Figure 1. MacDNAsis analysis to determine the largest orf (open
reading frame) of Mus musculus DNA helicase protein. In the
figure, red triangles indicate start codons and green lines indicate stop
codons; the large black area with the arrow pointing to it is the largest
orf and consists of 2283 bp. To see the original Mus musculus
DNA helicase cDNA, click here.
Figure 2. The translation of DNA helicase cDNA to protein.
From the figure one can determine the percent compostion of DNA helicase
by amino acid, and its molecular weight in daltons, which is 86823.50 daltons.
Figure 3. A hydropathy plot of DNA helicase using the Kyte and Doolittle
method. Though DNA helicase is not an integral membrane protein,
the hydropathy plot suggests that it is, as it contains many regions that
exceed the 2.00 limit. This discrepancy is most likely due to the
small size of the graphing window. If the window were increased one
would most likely find that the plot contains no regions that exceed the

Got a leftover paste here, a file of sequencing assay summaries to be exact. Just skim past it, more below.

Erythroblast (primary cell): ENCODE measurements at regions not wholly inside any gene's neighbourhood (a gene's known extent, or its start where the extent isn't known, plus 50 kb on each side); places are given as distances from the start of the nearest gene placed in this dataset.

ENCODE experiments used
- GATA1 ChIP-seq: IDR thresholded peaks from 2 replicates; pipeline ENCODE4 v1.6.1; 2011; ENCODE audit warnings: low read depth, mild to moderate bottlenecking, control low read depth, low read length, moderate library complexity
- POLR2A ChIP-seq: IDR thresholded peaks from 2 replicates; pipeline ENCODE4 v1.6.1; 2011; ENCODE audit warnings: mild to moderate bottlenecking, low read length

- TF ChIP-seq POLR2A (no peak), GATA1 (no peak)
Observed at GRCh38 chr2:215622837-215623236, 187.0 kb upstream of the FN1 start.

2.00 limit, thus properly classifying DNA helicase as a non-integral membrane
Figure 4. Antigenicity plot of Mus musculus
DNA helicase. The best region to use as a receptor for an antibody
would be the most hydrophilic regions of the protein, corresponding to
amino acid residues 275-285 and 685-692.
Figure 6. Representation of the secondary structure of mouse DNA helicase.
To compare this to the rasmol quarternary structure of DNA helicase in
Bacillus stearothermophilus, click here.
Figure 7. A sample of the results of a multiple sequence alignment
of DNA helicase found in humans,
parasite, and bacteria.
In the figure, Untitled 6 is from bacteria, 5 is from malarial parastie,
4 is from yeast, 3 is from human, and 1 is from mouse. The black
boxes indicate shared amino acids, and, as you can tell from the alignment,
there isn't much similiarity between the amino acid sequences of DNA helicase
in these different organisms.
Figure 8. Phylogentic tree of DNA helicase constructed
using degree of amino acid conservation over time. As you can tell, there
is not a high degree of amino acid conservation over time in DNA helicase
in these five organisms, where untitled 6 is bacteria,
5 is malarial
parasite, 4 is yeast,
3 is human,
and 1 is mouse.
The highest degree of conservation is 11.1 % between malarial parasite
and human DNA helicase. The overall conservation is 4.8 %.
To return to the DNA helicase page, click here.
To return to the main page, click here.
Email me: firstname.lastname@example.org